"The frontispiece to Volume XIX., for the second half of the year 1850, was by a 'new hand,' none other than JOHN TENNIEL the 'Cartoonist' par excellence, whose work henceforth was to be—as happily it still is—the pride of Mr. Punch and the delight of the British Public. TENNIEL's first Cartoon, 'Lord JACK the Giant-Killer,' graced Mr. Punch's 499th Number, he having taken, at short notice, the place of RICHARD DOYLE, who after many years of excellent work had voluntarily withdrawn from the Table, owing to certain religious scruples, not wholly unconnected with the subject of his successor's first 'Big Cut.'

"Another member of my little army about this time was GEORGE SILVER, and my next recruits were the polished and witty SHIRLEY BROOKS, and, one who was to develop into the greatest master of Black-and-White Art this country has produced, CHARLES KEENE to wit, our dear, picturesque, unsophisticated 'CARLO,' lost to the Table—an irreparable loss!—but a few months ago.

"At the opening of Volume XXVII. for the second half of the year 1854, you will observe, Mr. ANNO DOMINI, a Picture by JOHN TENNIEL (reproduced above), in which the then existing Staff of Punch are humorously sketched. They are engaged in somewhat varied sports and pastimes. Mr. Punch is keeping wicket in a game in which THACKERAY wields the bat, and PERCIVAL LEIGH is bowling; MARK LEMON, and GILBERT └ BECKETT are playing at battledore and shuttlecock, and DOUGLAS JERROLD is having a solitary game of skittles, the 'pins' being the CZAR of RUSSIA, &c. SHIRLEY BROOKS, MAYHEW, and TOM TAYLOR are playing at Leapfrog, TOM TAYLOR 'overing' MAYHEW, whilst SHIRLEY BROOKS is following up. In the background JOHN TENNIEL is sketching the Good Knight Punchius upon a wall, whilst in the immediate foreground JOHN LEECH, upon a hobby-horse, is leaping over an easel. These were the chief of my 'Young Men' at this time. In front of the tent are two gentlemen, one in a black, the other in a white, hat. The first is WILLIAM BRADBURY, the second is 'Pater' EVANS, our 'proprietors and friends' of that day.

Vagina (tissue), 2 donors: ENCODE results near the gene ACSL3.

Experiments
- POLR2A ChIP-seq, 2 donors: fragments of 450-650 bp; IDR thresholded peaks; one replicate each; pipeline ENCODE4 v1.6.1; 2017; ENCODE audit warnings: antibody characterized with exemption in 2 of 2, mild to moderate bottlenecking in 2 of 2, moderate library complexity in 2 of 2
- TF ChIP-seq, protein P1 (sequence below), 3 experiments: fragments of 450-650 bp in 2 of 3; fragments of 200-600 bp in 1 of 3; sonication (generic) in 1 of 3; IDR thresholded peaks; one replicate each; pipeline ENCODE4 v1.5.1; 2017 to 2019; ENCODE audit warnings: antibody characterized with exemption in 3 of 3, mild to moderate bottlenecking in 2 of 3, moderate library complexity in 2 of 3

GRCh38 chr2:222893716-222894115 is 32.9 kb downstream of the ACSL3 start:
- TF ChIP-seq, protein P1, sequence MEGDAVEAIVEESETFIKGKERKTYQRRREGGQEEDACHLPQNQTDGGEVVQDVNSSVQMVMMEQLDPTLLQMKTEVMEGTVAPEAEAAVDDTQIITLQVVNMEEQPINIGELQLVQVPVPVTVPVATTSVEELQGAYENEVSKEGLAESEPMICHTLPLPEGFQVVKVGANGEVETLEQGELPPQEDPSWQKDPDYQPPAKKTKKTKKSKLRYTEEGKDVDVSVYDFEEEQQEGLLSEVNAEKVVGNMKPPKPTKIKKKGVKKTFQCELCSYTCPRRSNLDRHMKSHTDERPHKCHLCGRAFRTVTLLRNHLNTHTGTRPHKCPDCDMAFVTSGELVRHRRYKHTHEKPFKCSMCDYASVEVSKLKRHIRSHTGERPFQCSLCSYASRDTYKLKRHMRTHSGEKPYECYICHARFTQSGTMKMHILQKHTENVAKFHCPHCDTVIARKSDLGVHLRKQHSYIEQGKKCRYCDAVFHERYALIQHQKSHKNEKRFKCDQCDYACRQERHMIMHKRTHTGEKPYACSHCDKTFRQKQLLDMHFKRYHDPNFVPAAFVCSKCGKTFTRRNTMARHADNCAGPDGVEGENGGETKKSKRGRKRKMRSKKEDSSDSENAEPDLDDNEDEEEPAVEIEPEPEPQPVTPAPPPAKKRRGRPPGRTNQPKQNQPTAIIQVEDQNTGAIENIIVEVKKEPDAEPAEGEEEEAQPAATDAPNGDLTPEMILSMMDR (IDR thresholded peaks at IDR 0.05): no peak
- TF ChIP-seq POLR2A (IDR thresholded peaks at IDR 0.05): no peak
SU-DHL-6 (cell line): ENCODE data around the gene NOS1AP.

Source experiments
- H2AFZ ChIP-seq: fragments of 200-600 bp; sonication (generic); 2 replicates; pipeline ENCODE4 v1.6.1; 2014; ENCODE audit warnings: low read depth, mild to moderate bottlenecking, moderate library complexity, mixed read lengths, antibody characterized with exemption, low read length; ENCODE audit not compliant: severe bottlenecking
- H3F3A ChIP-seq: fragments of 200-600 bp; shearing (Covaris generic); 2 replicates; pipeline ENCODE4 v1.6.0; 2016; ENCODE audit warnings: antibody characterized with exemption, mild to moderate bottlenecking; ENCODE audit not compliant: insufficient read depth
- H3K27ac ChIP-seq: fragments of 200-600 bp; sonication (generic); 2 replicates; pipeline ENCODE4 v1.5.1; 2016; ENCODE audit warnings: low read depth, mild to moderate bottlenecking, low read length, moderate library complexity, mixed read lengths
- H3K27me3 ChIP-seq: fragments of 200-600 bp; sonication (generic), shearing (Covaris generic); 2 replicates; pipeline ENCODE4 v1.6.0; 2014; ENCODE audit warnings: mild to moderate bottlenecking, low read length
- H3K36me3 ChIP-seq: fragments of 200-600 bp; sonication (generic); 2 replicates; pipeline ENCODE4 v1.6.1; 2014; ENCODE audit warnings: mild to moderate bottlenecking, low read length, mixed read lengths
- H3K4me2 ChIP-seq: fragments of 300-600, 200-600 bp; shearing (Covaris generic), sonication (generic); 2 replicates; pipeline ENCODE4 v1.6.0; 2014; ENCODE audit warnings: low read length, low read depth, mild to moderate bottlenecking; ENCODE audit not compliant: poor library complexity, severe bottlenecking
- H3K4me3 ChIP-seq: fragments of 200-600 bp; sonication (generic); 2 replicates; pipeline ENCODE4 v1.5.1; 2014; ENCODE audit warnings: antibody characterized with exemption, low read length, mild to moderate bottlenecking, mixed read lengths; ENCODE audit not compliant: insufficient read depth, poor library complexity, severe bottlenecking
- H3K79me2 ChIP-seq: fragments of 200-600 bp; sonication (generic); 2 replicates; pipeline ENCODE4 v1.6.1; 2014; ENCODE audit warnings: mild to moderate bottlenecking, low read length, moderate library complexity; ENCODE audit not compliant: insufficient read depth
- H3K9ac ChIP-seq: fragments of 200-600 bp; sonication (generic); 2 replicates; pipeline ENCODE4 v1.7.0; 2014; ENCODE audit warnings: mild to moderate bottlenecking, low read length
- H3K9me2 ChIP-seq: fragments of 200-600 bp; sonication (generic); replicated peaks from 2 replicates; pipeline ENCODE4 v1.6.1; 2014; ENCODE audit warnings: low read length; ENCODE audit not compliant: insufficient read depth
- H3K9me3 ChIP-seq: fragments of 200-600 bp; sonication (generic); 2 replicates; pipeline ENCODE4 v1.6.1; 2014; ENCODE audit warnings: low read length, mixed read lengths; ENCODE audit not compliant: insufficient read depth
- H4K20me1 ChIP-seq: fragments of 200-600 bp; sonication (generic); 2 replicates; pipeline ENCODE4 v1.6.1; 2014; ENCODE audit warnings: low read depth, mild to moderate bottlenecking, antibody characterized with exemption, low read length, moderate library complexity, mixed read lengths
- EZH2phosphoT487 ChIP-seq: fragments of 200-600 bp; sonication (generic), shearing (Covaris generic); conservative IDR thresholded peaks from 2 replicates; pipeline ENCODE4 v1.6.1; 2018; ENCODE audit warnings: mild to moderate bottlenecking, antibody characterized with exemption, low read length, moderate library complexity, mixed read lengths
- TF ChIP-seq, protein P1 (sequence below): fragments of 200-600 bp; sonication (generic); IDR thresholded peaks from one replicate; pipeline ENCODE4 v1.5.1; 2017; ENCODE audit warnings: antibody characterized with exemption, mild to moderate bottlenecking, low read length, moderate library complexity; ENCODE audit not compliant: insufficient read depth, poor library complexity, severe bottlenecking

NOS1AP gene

"In 1856 an obituary notice showed that the Table had experienced one of its earliest losses, that of GILBERT ABBOTT └ BECKETT. And on June 8th, in the following year, the boding black border appeared 'In Memoriam' of DOUGLAS JERROLD. Ah, me, Mr. ANNO DOMINI, the jingling of the cap-and-bells, howsoever merrily it may sound, is perforce interrupted now and again by the chiming of a bell of deeper note and sadder tone.

"Volume XXXIX. for 1860 saw the artistic advent of the Society Satirist of the Victorian Era, GEORGE DU MAURIER; and in Volume XLIV. for the year 1863, the presence of another 'New Boy' at my Table, was evidenced by the appearance of the burlesque London-Journalish Novel, 'Mokeanna,' in which FRANCIS COWLEY BURNAND parodied the 'Penny Dreadful.'